The Book of Deuteronomy, which contains a series of addresses attributed to Moses to Israel before they enter the Promised Land, would not win many votes as the most popular book in the Bible.

It is sometimes written off as a dull book of rules. Actually, it is a book which says much about justice for the oppressed and the stranger; and it carries the astonishing message which is for us, too.

Israel does not need to be anxious about provision on this last part of their journey because God is providing everything. Even more astonishing, God has been with them on all their journey and in the whole forty years they have lacked nothing. God’s blessing has been unfailing.

In the desert they may have expected that they might have lacked everything in a trackless waste. Yet, this is our hope that our God’s love even makes the desert bloom. Even when we cannot see our way clearly, God is always coming towards us and renewing His covenant with us.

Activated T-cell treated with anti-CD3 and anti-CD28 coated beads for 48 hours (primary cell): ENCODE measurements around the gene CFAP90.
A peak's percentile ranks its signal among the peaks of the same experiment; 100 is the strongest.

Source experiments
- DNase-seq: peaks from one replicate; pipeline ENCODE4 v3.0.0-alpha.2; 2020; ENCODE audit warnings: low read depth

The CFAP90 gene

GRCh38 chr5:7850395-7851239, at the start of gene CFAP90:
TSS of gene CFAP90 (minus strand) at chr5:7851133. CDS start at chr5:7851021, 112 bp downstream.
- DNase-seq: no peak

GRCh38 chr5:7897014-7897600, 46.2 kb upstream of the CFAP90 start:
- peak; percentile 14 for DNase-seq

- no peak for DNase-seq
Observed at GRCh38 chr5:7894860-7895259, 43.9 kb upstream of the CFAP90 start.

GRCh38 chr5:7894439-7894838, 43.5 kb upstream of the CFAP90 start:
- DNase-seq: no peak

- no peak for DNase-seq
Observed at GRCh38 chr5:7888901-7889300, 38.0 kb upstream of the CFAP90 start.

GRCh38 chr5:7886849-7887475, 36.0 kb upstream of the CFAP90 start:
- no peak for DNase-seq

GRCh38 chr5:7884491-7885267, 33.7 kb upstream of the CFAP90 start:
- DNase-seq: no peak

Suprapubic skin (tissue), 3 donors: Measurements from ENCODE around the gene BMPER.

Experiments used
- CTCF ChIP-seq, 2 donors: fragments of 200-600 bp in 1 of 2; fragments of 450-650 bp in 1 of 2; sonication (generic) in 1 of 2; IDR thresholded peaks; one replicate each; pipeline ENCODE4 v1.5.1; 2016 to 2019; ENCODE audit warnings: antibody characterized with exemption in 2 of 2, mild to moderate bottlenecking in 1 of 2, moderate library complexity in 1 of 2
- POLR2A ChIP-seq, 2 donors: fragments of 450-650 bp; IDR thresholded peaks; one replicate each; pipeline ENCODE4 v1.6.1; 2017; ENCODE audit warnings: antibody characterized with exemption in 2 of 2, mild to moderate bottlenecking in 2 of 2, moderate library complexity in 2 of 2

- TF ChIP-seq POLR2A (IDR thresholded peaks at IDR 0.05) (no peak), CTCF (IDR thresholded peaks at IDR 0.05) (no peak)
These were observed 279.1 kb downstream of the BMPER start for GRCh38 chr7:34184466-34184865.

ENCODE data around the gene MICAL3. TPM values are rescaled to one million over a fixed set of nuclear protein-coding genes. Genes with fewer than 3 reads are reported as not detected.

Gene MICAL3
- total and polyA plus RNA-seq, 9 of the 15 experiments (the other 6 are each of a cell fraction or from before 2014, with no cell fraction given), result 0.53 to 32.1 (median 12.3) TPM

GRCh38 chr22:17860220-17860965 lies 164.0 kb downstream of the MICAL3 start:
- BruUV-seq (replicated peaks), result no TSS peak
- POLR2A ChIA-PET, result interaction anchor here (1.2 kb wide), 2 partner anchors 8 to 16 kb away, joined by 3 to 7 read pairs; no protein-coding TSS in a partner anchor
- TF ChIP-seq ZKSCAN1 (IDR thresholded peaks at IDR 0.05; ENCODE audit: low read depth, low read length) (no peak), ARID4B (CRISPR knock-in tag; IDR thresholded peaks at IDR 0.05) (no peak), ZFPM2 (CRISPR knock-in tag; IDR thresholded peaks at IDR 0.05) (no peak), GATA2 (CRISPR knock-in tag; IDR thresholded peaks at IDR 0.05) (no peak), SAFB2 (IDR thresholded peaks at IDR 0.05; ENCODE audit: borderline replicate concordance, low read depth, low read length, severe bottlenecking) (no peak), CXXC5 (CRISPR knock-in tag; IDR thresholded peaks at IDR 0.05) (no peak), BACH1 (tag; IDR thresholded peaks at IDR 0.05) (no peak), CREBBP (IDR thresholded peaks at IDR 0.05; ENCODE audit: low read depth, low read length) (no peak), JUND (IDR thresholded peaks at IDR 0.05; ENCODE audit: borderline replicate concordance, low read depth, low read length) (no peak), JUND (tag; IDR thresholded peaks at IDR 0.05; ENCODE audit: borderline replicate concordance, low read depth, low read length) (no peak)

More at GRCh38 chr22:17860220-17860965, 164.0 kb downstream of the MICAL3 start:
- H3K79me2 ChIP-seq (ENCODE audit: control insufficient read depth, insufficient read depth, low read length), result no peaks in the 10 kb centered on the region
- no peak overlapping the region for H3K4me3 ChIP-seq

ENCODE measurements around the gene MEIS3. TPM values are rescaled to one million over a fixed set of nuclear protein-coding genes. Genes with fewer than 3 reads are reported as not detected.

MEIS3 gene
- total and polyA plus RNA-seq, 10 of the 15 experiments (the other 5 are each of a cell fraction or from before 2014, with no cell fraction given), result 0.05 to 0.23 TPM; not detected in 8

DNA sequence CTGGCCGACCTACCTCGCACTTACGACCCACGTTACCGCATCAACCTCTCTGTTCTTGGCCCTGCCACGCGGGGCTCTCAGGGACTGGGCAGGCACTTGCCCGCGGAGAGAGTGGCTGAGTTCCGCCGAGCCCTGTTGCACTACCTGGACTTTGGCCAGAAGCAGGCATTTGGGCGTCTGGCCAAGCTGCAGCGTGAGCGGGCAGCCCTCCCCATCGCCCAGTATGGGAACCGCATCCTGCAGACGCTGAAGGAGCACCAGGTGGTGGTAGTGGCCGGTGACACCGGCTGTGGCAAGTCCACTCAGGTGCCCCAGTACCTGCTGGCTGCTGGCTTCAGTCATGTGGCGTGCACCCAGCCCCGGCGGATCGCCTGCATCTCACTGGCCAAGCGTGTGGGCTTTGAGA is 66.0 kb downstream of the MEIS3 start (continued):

This is not pie in the sky, but a down to earth God, inviting us and every community to enlarge our sympathies and to dare to hope that all may flourish.

As a big bishop, I am keen to participate in a big society. This morning nearly 200 children have led me to the Cathedral. I am very much concerned about what the future will be like for them. What we need is a generous society in which we strive to release gifts, create real jobs, celebrate serious scholarship, support innovation, treasure the earth and honour those with the weakest voice – the young, the elderly and those imprisoned by disability.

A generous society will desire that everyone has people to love, a decent place to live and worthwhile opportunities to participate and contribute. We must break free of the seesaw of boom and blight which can beset us simultaneously in different parts of our region.